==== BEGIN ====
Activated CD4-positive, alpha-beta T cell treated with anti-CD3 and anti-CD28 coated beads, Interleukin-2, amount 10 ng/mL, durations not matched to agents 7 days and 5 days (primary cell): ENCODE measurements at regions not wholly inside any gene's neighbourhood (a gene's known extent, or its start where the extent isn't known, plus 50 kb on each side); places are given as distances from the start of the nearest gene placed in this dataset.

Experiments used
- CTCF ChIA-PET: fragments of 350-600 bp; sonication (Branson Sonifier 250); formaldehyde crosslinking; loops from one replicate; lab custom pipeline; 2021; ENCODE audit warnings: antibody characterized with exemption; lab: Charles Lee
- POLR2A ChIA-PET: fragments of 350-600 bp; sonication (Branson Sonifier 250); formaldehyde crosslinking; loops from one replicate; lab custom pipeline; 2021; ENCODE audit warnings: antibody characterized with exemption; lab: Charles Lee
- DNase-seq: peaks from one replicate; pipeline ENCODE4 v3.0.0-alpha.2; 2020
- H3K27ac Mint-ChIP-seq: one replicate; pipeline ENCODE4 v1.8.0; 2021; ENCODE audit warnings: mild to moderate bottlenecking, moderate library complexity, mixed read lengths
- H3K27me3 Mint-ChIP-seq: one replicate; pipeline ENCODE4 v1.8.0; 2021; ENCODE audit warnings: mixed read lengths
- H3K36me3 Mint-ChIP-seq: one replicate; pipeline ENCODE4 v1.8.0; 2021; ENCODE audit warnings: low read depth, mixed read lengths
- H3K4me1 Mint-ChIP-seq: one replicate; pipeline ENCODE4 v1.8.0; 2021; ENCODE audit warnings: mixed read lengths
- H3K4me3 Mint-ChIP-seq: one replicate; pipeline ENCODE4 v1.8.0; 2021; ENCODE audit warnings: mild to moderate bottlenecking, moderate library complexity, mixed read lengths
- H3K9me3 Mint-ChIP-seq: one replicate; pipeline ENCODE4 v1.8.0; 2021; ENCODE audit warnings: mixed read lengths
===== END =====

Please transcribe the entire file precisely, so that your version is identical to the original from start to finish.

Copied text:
Activated CD4-positive, alpha-beta T cell treated with anti-CD3 and anti-CD28 coated beads, Interleukin-2, amount 10 ng/mL, durations not matched to agents 7 days and 5 days (primary cell): ENCODE measurements at regions not wholly inside any gene's neighbourhood (a gene's known extent, or its start where the extent isn't known, plus 50 kb on each side); places are given as distances from the start of the nearest gene placed in this dataset.

Experiments used
- CTCF ChIA-PET: fragments of 350-600 bp; sonication (Branson Sonifier 250); formaldehyde crosslinking; loops from one replicate; lab custom pipeline; 2021; ENCODE audit warnings: antibody characterized with exemption; lab: Charles Lee
- POLR2A ChIA-PET: fragments of 350-600 bp; sonication (Branson Sonifier 250); formaldehyde crosslinking; loops from one replicate; lab custom pipeline; 2021; ENCODE audit warnings: antibody characterized with exemption; lab: Charles Lee
- DNase-seq: peaks from one replicate; pipeline ENCODE4 v3.0.0-alpha.2; 2020
- H3K27ac Mint-ChIP-seq: one replicate; pipeline ENCODE4 v1.8.0; 2021; ENCODE audit warnings: mild to moderate bottlenecking, moderate library complexity, mixed read lengths
- H3K27me3 Mint-ChIP-seq: one replicate; pipeline ENCODE4 v1.8.0; 2021; ENCODE audit warnings: mixed read lengths
- H3K36me3 Mint-ChIP-seq: one replicate; pipeline ENCODE4 v1.8.0; 2021; ENCODE audit warnings: low read depth, mixed read lengths
- H3K4me1 Mint-ChIP-seq: one replicate; pipeline ENCODE4 v1.8.0; 2021; ENCODE audit warnings: mixed read lengths
- H3K4me3 Mint-ChIP-seq: one replicate; pipeline ENCODE4 v1.8.0; 2021; ENCODE audit warnings: mild to moderate bottlenecking, moderate library complexity, mixed read lengths
- H3K9me3 Mint-ChIP-seq: one replicate; pipeline ENCODE4 v1.8.0; 2021; ENCODE audit warnings: mixed read lengths